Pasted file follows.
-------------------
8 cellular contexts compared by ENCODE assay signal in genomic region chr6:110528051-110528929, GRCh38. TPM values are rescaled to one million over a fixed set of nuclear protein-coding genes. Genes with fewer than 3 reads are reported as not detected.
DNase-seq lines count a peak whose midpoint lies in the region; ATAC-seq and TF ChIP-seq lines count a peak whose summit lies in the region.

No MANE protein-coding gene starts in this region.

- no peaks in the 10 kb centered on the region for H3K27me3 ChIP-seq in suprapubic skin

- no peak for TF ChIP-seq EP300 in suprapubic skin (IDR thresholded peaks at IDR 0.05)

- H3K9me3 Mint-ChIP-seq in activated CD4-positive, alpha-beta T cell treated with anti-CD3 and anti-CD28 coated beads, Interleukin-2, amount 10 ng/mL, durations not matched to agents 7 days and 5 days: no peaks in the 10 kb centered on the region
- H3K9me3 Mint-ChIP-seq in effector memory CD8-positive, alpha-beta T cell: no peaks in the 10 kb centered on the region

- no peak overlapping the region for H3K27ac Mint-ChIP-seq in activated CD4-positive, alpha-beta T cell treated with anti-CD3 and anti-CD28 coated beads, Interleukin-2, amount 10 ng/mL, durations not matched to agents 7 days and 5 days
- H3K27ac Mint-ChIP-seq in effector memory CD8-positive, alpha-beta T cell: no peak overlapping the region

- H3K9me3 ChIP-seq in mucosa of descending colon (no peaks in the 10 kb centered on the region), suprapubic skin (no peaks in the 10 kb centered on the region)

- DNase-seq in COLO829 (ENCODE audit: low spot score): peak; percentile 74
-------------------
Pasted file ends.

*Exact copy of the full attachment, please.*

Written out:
8 cellular contexts compared by ENCODE assay signal in genomic region chr6:110528051-110528929, GRCh38. TPM values are rescaled to one million over a fixed set of nuclear protein-coding genes. Genes with fewer than 3 reads are reported as not detected.
DNase-seq lines count a peak whose midpoint lies in the region; ATAC-seq and TF ChIP-seq lines count a peak whose summit lies in the region.

No MANE protein-coding gene starts in this region.

- no peaks in the 10 kb centered on the region for H3K27me3 ChIP-seq in suprapubic skin

- no peak for TF ChIP-seq EP300 in suprapubic skin (IDR thresholded peaks at IDR 0.05)

- H3K9me3 Mint-ChIP-seq in activated CD4-positive, alpha-beta T cell treated with anti-CD3 and anti-CD28 coated beads, Interleukin-2, amount 10 ng/mL, durations not matched to agents 7 days and 5 days: no peaks in the 10 kb centered on the region
- H3K9me3 Mint-ChIP-seq in effector memory CD8-positive, alpha-beta T cell: no peaks in the 10 kb centered on the region

- no peak overlapping the region for H3K27ac Mint-ChIP-seq in activated CD4-positive, alpha-beta T cell treated with anti-CD3 and anti-CD28 coated beads, Interleukin-2, amount 10 ng/mL, durations not matched to agents 7 days and 5 days
- H3K27ac Mint-ChIP-seq in effector memory CD8-positive, alpha-beta T cell: no peak overlapping the region

- H3K9me3 ChIP-seq in mucosa of descending colon (no peaks in the 10 kb centered on the region), suprapubic skin (no peaks in the 10 kb centered on the region)

- DNase-seq in COLO829 (ENCODE audit: low spot score): peak; percentile 74